The argument against government-provided services goes well beyond mere details, such as the lack of delivery which regularly causes violent protest. It goes well beyond bickering about who is better at producing this or that. There’s more to it than just the rankling suggestion that government bureaucrats aren’t as smart as executives in the private sector, which only serves to justify over-generous pay packets for government employees and contractors, in the hope that the cushy comfort will attract equally smart people.
Eskom exemplifies the argument against a government-provided service. We’re all painfully familiar with the rolling blackouts of two years ago. Then the economy took a tumble, and because we produced less, and created less wealth, we used less electricity. The country’s misfortunate was for Eskom a blessing in disguise.
Now, the economy appears to be recovering – at least temporarily – and this makes Eskom’s managers nervous. Its CEO, Brian Dames, has been wringing his hands about the anticipated increase in demand. He has called upon households to use less power, and upon big industrial customers to reduce power demand by 10%.
This is no exception. Shortages and rationing are the inevitable consequence of socialised services. Pick any government service, and chances are you’ll be asked to use less of it. If the government provided bread, we’d all be standing in Soviet-style queues to buy low-quality bread with ration coupons before it runs out.
By contrast, private companies delight in hearing that demand for their product is rising. This permits them to grow and prosper.
You’ll never see a supermarket advertisement announcing it will be charging “punitive tariffs” for orange juice, and that customers will be limited to buying only a litre every second day. (Which is how water bills work whenever there are water shortages.)
No, if the supermarket finds it cannot supply the rising demand for orange juice, its first step will be to take advantage of the high demand by raising prices. The proceeds will then be used to fund more stock.
In the short term, the higher prices will reduce demand, matching it to the available supply. Simultaneously (and provided the supermarket in question isn’t just a privatised monopoly), it will favour competing retailers who had the foresight to lay in a better supply of orange juice.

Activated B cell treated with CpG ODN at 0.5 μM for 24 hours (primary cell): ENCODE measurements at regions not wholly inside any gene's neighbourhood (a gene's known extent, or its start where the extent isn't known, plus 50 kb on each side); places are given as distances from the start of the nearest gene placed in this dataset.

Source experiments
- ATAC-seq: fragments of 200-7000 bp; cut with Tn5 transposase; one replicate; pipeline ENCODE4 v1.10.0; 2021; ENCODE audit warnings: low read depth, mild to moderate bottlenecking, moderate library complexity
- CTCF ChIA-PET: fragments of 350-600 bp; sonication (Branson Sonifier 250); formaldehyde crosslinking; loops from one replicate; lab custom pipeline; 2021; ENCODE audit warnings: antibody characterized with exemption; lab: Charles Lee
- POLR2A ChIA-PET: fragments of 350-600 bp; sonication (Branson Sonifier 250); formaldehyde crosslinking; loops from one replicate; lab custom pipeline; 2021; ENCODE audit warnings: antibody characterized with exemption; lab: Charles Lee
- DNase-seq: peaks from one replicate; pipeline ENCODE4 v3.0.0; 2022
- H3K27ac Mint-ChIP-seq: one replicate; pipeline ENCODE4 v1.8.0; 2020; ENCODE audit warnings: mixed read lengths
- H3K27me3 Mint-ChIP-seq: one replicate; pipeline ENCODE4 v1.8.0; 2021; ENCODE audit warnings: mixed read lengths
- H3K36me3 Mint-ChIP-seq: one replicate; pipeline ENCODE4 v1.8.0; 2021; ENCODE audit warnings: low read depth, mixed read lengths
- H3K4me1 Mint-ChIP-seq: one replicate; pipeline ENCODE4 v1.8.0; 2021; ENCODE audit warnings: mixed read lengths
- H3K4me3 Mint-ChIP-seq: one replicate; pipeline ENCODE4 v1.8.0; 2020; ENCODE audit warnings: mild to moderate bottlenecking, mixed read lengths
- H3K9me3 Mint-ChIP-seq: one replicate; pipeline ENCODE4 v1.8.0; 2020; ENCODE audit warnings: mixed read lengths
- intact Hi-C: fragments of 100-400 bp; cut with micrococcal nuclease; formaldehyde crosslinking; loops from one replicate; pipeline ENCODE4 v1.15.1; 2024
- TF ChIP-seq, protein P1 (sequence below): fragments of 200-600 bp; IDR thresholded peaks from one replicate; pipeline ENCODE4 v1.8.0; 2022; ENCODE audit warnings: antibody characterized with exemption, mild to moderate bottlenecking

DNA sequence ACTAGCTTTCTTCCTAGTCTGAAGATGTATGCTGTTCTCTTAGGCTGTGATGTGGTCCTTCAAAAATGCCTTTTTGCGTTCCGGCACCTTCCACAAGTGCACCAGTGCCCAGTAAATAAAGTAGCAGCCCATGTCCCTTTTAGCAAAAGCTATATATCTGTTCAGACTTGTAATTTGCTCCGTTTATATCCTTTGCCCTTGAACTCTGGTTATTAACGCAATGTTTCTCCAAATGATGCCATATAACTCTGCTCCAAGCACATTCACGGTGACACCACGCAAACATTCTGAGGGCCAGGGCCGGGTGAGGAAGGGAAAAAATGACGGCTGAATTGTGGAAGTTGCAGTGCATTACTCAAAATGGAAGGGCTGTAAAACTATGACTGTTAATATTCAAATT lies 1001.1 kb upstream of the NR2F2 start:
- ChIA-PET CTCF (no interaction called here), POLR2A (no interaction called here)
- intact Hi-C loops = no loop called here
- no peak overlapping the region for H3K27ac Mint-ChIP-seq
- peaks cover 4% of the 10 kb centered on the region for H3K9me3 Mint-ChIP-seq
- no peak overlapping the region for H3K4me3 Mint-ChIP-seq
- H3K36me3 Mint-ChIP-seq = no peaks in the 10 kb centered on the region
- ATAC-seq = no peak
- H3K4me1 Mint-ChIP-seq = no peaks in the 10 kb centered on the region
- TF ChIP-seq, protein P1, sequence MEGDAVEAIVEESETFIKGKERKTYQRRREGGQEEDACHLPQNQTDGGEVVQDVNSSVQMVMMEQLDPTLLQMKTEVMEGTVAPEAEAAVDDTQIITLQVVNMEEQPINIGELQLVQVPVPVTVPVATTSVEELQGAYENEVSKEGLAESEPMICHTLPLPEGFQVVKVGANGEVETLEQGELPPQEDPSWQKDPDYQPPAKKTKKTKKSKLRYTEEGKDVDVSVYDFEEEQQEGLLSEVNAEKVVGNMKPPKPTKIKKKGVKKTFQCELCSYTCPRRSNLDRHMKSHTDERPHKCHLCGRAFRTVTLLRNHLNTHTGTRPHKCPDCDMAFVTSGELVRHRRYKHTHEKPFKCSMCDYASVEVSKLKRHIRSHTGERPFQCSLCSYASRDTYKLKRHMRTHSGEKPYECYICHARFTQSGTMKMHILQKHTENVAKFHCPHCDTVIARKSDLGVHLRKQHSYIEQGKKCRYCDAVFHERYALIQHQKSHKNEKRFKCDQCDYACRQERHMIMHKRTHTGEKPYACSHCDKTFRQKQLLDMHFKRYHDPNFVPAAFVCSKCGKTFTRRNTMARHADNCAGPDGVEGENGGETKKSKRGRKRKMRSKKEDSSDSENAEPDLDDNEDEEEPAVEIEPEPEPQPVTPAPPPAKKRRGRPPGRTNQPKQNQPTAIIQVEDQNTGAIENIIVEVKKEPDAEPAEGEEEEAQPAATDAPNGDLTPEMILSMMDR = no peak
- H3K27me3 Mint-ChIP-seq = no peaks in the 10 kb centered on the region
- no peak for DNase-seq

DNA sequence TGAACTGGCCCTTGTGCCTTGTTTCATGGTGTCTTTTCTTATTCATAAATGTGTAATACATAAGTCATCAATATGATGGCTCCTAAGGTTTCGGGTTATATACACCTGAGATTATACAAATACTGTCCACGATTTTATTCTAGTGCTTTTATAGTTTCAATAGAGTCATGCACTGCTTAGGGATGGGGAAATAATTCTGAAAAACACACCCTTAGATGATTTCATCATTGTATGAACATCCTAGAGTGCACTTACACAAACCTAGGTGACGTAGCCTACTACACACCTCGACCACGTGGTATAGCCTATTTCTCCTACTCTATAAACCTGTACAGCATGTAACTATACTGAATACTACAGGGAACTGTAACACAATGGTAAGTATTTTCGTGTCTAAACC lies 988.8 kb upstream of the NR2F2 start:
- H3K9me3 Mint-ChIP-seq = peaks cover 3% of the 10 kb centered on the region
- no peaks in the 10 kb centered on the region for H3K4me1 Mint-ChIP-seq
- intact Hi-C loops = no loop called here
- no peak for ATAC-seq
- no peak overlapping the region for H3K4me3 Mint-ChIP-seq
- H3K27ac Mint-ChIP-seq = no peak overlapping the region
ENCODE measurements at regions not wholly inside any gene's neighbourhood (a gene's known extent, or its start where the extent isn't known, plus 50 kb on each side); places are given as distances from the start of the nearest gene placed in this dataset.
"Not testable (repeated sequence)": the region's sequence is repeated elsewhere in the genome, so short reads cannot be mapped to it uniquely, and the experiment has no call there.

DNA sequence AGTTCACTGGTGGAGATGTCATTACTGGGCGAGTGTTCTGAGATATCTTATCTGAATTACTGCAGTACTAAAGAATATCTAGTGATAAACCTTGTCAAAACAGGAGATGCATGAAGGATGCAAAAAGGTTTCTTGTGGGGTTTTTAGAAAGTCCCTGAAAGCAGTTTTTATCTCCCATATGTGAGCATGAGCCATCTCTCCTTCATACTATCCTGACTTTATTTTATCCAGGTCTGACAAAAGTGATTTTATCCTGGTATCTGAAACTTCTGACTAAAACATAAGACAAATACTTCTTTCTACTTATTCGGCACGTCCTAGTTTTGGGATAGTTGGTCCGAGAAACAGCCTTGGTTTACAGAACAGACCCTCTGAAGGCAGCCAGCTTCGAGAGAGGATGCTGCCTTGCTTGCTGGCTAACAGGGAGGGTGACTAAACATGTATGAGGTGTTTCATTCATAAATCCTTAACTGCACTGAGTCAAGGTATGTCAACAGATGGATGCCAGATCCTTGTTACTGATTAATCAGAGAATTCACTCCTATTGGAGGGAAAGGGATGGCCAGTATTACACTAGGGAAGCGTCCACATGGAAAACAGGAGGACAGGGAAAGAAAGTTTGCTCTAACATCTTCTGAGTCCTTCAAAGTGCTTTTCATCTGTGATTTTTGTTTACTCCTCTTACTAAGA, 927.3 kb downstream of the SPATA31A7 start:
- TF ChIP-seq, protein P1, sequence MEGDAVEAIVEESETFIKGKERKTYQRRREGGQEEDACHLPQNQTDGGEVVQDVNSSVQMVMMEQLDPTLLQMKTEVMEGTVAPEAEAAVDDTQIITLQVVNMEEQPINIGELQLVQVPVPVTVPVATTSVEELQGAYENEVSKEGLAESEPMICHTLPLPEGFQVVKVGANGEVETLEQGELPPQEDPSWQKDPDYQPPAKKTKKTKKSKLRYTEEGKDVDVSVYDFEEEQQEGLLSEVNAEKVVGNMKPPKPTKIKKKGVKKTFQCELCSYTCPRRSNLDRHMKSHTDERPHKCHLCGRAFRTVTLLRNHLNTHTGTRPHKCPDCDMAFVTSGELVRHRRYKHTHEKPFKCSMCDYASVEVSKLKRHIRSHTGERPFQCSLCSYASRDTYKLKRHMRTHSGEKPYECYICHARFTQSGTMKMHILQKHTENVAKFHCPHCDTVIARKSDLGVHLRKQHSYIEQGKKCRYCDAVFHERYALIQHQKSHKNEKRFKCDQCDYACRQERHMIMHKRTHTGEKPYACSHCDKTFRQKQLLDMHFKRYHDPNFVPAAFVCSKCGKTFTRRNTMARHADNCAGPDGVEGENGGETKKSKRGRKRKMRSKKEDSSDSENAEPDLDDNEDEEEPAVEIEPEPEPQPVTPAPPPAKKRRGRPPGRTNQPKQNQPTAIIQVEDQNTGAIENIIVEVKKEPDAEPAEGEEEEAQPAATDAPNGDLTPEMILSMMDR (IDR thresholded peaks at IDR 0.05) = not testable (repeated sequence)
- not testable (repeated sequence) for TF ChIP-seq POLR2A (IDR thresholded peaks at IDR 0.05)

In the longer term, the supermarket’s response will raise the incomes of citrus farmers, who will take it as a signal that more investment into production capacity will pay handsomely. It will also attract new farmers or importers to this newly-profitable niche. As a result, more orange juice gets supplied, prices decline again, and consumer demand gets met. Meanwhile, those who over- or under-invested get pushed out of the market for failing to match their supply with consumer demand.
While the price mechanism works its balancing act on the system, the advertising will continue to say: “Buy our orange juice, please. It’s healthy, and we sell only the best. Go on, you know you want to!”
Unremarked by most, and outside of the control of any one actor in the market, each player in the chain acts in their own best interest. As Adam Smith so percipiently put it, this promotes the public interest, without the need for any intention to do so. “By … directing that [labour] in such a manner as its produce may be of the greatest value, he intends only his own gain, and he is in this, as in many other cases, led by an invisible hand to promote an end which was no part of his intention.”
So why is it that as soon as we spot something we believe more people should have more of, we call upon the government to provide it? Ultimately, this will have the opposite effect of what we intend.
Here’s how it works. First, there are good intentions. (Dames: “Therefore, we are targeting every day a two percent improvement in output for the next two years.”)
Then, the government agency proceeds to produce as much as they think citizens might need, as cheaply as possible, and aimed at the lowest common denominator. Still, the intention is not to make a profit, but to serve the public good.
Then, citizens discover they’re receiving low quality, or inadequate supply. This is an inevitable consequence, whether it involves water, electricity, housing, healthcare, or indeed any service that the government takes upon itself to provide. All of those end up being subject to rationing rather than to the magic of the price mechanism.
Whenever one sees an advertisement begging customers to buy less of something, you can bet that the product or service in question is produced by the government.
The stock response is to nod sagely, muttering pious platitudes about over-extended resources and our need to conserve energy, water or whatever is being rationed. This response is as absurd as the advertisement that prompted it.
There’s nothing natural about shortages. They are inevitable only when you cease to depend on individuals in a free market to act in their own best interests by meeting consumer demand for profit. They are inevitable only when government is prevailed upon to provide something for the public good.
The irony is this: populist slogans about “services for all”, provided by the government, end up achieving the exact opposite of the public interest. That’s why our failure to grow prosperity is, perversely, a good thing for Eskom. How can we expect a government to reduce poverty when it has every incentive to perpetuate it?
If plentiful and varied supply is what you want, let the market produce it. If rationing is what you want, give the job to government. That is the lesson of Eskom.
The question is whether the South African government will learn from this history, or maintain the illusion that it was just some detail or other that went wrong. DM